A study led by the University of Western Australia has found a positive correlation between mental health benefits and dog ownership.
Cui et al examined the longitudinal effect of dog ownership and dog walking on mental health.
Mental health disorders are a common problem worldwide, contributing to 14% of the global burden of disease.
People have long believed that animals, particularly dogs, are a source of support and a buffer for stress. However, most of the research has focused on the benefits to our physical rather than mental health.
In the new study, Dr. Hayley Christian from the University of Western Australia and her colleagues from the University of Melbourne and RMIT University examined the effect of dog ownership on mental health over a two-year period.
Data from a cohort of 1,023 participants taking part in the RESIDential Environments project, in Perth, Western Australia were collected through surveys to measure mental health (stress and depression), dog ownership status and weekly minutes of dog walking.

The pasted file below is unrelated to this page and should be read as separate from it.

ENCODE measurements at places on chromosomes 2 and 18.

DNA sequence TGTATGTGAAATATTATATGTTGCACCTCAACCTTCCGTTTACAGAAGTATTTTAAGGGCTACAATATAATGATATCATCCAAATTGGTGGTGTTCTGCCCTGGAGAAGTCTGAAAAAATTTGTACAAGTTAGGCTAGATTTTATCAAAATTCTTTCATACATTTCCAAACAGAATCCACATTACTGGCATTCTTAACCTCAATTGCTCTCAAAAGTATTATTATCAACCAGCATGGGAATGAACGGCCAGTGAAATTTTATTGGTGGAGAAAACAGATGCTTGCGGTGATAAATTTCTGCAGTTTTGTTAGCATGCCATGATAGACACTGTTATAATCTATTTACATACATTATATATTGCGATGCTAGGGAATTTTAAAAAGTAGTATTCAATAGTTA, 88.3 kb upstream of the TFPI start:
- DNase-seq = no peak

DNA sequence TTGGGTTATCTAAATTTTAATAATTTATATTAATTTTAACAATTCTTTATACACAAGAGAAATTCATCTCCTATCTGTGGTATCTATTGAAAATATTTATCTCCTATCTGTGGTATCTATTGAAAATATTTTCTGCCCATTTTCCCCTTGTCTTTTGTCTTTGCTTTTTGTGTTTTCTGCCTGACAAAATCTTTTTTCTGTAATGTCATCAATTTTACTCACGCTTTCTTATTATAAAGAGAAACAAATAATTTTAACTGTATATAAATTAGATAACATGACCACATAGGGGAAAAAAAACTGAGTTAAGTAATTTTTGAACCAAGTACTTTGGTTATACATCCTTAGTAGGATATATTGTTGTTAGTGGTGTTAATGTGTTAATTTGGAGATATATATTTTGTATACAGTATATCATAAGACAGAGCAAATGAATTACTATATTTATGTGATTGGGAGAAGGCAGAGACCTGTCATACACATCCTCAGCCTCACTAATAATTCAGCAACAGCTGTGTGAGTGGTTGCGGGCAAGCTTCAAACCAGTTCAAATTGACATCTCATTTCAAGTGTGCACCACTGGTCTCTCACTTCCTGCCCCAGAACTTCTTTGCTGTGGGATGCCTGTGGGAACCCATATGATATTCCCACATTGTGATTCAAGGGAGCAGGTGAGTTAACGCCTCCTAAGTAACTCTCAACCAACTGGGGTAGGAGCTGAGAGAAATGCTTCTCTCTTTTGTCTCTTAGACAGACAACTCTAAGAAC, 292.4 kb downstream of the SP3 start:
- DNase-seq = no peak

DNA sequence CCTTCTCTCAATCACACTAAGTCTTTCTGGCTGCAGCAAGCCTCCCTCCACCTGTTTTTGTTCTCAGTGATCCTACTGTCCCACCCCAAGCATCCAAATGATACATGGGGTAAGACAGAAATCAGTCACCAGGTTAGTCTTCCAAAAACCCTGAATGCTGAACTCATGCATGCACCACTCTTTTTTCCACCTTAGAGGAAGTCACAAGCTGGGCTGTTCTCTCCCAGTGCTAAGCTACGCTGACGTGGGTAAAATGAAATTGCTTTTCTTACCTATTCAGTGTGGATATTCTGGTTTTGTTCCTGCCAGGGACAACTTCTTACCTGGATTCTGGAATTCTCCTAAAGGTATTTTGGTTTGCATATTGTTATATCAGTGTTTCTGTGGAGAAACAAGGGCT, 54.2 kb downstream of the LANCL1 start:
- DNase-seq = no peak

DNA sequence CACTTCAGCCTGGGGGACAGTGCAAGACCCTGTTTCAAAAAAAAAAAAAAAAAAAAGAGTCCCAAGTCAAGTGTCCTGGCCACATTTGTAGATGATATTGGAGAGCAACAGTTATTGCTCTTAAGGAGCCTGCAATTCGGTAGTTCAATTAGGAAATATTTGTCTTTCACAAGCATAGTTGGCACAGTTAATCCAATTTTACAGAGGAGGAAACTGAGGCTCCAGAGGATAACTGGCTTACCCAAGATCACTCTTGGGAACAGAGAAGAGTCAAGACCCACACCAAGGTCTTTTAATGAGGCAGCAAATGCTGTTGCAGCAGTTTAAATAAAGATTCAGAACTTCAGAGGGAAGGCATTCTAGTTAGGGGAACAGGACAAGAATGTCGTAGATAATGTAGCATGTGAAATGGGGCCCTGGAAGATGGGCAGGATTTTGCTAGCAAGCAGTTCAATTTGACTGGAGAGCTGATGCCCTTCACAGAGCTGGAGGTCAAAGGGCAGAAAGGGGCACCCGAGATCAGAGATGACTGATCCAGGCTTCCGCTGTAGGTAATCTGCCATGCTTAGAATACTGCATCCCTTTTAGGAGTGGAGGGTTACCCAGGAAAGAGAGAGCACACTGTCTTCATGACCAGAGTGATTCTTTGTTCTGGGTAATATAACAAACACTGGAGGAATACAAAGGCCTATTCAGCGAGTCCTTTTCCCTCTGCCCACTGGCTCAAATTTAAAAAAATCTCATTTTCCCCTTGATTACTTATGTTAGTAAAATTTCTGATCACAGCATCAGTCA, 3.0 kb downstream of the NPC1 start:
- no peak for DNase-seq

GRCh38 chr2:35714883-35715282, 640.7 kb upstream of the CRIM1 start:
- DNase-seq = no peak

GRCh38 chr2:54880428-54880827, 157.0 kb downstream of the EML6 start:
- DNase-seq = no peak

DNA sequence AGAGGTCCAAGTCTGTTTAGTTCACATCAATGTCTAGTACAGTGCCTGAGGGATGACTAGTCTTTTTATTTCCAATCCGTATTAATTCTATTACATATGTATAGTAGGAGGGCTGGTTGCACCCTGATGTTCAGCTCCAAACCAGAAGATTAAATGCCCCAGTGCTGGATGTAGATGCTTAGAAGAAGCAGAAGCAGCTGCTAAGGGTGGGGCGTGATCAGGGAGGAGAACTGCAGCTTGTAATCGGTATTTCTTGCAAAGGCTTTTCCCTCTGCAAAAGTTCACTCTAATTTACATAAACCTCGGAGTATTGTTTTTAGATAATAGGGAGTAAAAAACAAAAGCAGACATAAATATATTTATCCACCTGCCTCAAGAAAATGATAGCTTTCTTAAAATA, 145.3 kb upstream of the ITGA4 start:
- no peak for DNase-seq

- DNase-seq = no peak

“The study found dogs had beneficial effects on our stress levels,” Dr. Christian said.
“Dogs entice us to become more active and build strong and healthy relationships and networks with people in the community when we are out walking them. Their companionship is also great for our mental health.”
“Some of the limitations of the study were that the sample size was relatively small and there are many factors at play that affect our mental health which are hard to separate,” she added.
“It will be important for future studies to examine the extent to which dogs affect our mental health including how a change in pet ownership status might impact mental health across different stages of our lives.”
The study was published in the Journal of Public Health.
Y. Cui et al. Longitudinal evidence of the impact of dog ownership and dog walking on mental health. Journal of Public Health, published online November 6, 2019; doi: 10.1093/pubmed/fdz094